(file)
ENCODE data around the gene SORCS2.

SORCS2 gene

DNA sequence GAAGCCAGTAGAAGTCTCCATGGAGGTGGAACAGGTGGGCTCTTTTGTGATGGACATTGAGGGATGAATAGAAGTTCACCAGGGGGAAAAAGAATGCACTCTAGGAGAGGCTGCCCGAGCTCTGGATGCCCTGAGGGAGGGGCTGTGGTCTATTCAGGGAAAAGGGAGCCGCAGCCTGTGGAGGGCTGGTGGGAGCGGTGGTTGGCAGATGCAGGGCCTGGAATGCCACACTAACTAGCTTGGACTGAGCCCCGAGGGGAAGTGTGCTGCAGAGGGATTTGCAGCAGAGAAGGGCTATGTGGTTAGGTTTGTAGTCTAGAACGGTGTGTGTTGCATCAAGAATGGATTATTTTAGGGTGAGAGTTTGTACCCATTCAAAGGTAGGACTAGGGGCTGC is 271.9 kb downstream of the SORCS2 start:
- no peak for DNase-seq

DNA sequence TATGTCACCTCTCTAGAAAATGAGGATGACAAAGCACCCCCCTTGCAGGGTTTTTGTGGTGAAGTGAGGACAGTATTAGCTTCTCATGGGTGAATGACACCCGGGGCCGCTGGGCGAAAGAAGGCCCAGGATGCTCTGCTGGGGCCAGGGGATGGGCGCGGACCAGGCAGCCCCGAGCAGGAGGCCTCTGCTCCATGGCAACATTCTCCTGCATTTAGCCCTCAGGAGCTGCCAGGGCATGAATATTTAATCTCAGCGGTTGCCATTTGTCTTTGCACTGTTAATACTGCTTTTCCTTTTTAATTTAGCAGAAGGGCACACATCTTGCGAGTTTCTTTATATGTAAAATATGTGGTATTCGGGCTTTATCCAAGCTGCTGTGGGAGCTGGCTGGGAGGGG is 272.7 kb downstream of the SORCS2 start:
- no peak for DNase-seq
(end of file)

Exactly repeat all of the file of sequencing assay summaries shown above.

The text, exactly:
ENCODE data around the gene SORCS2.

SORCS2 gene

DNA sequence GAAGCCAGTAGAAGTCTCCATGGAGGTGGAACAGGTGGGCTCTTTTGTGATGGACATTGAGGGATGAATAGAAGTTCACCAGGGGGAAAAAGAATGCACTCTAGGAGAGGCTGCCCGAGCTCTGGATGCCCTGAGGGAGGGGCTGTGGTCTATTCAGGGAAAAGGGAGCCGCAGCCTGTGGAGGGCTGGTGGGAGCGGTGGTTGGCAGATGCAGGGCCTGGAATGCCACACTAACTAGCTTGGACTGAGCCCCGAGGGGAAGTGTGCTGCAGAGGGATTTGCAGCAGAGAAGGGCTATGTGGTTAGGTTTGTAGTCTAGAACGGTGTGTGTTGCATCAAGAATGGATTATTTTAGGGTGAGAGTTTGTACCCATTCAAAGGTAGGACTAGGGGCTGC is 271.9 kb downstream of the SORCS2 start:
- no peak for DNase-seq

DNA sequence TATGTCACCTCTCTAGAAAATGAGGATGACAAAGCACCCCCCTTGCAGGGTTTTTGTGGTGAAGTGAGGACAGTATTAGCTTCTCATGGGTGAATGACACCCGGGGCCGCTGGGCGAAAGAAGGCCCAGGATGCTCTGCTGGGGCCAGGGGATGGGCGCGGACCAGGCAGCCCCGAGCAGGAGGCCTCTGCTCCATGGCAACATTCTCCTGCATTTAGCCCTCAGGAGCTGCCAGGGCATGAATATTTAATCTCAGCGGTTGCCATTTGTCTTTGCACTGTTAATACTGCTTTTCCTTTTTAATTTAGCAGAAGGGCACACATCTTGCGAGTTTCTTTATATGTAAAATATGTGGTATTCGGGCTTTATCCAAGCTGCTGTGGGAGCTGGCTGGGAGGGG is 272.7 kb downstream of the SORCS2 start:
- no peak for DNase-seq